In operating low NOx combustion system 10, primary combustion supporting air is conveyed from fan 96 through fire tube 94 where it mixes with either oil supplied by oil nozzle 142, or gas supplied by main gas supply 78 via gas chamber 116. The oil or gas is then ignited in the outlet end 102 of fire tube 94 by ignition electrode 146 or gas pilot light assembly 154. Flue gas and secondary fuel, such as gas from tube 82, are then simultaneously injected from the manifold housing 18 via central bore 42 and gas outlet tubes 60 into combustion chamber 34 and into the flame from burner 16. In other words, the flue gas and secondary fuel are mixed in the combustion chamber 34 with the already combusted fuel and air mixture that has been ignited by burner 16.

Examples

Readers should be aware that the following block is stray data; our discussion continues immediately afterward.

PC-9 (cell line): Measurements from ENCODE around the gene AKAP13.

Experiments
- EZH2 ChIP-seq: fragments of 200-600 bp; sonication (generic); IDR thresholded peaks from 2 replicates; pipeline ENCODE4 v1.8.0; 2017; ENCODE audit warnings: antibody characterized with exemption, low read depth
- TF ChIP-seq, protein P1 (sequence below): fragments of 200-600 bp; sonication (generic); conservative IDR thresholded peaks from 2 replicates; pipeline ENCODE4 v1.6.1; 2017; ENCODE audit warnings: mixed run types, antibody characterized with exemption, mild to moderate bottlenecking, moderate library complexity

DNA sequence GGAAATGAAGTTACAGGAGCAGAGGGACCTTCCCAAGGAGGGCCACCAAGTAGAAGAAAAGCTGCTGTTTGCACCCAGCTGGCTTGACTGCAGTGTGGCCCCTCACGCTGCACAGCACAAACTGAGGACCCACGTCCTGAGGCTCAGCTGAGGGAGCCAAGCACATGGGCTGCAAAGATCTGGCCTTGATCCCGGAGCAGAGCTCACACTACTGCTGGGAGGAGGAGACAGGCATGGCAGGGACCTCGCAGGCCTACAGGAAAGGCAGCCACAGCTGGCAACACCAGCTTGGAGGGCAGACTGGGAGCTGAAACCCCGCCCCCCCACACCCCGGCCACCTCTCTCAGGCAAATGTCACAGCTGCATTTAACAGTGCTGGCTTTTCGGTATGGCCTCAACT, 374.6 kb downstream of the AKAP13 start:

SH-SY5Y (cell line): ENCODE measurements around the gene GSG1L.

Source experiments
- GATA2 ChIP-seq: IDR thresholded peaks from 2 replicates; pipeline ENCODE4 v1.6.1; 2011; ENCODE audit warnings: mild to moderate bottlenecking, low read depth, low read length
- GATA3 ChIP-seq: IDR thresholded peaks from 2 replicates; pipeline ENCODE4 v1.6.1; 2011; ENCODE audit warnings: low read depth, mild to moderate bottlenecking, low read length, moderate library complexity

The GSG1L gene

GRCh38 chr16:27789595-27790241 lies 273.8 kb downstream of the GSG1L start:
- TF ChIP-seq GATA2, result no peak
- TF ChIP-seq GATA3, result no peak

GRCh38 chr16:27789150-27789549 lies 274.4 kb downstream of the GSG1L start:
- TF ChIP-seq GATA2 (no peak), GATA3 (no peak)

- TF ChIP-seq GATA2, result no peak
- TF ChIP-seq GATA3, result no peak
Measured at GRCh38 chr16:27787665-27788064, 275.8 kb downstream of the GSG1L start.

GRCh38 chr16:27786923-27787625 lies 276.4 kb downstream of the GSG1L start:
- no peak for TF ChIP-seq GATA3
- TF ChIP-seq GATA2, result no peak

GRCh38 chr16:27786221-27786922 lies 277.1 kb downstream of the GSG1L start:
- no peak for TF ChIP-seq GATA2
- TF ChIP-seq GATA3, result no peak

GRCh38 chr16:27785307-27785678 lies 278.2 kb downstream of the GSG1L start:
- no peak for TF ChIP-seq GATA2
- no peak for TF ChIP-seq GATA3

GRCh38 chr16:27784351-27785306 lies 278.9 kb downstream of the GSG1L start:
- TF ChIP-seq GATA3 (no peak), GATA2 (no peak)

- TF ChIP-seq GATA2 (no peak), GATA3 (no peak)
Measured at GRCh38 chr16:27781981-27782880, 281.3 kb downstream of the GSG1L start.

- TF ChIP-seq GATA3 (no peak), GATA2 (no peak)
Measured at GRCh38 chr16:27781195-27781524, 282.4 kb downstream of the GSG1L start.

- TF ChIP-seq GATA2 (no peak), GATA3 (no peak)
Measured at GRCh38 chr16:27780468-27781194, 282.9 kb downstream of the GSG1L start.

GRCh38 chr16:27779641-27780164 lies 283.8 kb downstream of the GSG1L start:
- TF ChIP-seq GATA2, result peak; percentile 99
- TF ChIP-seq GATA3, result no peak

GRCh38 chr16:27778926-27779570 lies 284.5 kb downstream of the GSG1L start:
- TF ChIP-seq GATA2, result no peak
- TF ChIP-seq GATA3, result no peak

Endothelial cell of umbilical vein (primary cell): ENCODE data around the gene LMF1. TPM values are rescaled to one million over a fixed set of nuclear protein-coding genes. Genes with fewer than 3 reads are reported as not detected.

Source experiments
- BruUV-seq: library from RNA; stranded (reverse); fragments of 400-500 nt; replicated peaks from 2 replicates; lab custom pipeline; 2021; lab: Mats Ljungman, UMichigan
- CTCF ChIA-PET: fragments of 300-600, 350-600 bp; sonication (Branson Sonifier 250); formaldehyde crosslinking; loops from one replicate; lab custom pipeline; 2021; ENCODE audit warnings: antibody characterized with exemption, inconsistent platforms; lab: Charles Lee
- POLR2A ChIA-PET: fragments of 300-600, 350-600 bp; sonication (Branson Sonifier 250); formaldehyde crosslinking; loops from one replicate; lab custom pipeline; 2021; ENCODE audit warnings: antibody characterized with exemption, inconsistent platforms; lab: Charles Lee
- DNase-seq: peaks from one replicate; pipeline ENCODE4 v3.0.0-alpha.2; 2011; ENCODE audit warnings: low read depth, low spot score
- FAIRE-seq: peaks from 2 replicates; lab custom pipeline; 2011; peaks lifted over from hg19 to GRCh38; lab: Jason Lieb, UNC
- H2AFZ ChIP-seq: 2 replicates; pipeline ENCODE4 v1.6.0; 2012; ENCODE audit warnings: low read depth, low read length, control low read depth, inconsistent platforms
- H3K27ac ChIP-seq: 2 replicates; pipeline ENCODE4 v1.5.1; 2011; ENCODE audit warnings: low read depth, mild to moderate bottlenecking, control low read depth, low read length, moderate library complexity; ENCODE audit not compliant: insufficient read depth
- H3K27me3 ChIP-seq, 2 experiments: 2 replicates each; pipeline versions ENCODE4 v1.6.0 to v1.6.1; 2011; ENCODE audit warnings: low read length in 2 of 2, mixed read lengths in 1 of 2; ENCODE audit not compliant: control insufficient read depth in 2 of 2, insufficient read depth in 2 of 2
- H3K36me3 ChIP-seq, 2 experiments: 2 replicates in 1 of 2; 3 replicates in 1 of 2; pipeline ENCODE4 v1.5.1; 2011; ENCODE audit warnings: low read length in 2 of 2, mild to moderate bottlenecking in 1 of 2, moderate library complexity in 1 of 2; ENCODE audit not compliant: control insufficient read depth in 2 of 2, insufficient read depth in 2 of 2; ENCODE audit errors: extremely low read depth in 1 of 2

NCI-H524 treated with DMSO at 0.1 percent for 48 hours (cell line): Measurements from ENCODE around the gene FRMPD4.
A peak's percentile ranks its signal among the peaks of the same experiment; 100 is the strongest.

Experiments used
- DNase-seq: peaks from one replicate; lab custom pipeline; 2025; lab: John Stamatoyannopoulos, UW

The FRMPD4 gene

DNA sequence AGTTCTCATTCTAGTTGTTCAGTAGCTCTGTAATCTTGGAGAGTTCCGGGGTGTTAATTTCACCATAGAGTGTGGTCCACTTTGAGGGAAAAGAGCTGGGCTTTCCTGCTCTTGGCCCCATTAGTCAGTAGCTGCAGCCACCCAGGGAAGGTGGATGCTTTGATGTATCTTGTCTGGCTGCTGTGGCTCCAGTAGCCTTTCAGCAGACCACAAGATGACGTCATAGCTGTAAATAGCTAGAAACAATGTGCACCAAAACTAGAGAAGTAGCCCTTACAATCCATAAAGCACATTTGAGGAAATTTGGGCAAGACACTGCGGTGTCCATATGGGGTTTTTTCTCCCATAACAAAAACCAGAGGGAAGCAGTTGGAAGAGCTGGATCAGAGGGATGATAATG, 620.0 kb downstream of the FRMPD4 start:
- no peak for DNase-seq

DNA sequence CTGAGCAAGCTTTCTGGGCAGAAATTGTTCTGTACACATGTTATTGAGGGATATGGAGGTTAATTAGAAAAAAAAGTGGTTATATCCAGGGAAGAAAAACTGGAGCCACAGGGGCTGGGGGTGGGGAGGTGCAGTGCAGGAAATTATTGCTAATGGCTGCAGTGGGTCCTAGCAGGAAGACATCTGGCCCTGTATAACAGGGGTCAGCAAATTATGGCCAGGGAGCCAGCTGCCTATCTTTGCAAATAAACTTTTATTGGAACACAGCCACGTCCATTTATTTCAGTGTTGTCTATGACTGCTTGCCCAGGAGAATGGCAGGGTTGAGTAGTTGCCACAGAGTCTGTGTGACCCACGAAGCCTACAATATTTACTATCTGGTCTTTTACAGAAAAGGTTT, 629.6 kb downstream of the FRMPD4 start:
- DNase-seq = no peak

A series of tests were conducted comparing various prior methods of controlling NOx emissions to the present invention. These tests were conducted on the Burnham 3P 80HP Scotch Marine Boiler with a Power Flame C3-G-20 modulating burner and the Burnham 3P 200HP Scotch Marine Boiler with a Power Flame C4-G-30 modulating burner. Stack emissions were monitored with three flue gas analyzers. Excess oxygen was monitored with an Ametek Thermox Model FCA analyzer. A THERMO ELECTRON Model 10AR Chemiluminescent analyzer with a Model 800 sample conditioner was used to monitor NOx emissions. Carbon monoxide was measured with an ENERAC Model 60 analyzer.

First, tests were conducted to determine NOx emissions of the standard heat exchanger systems. The results of these tests are shown in Table 1 indicating emissions in the 56 to 66.4 ppm range.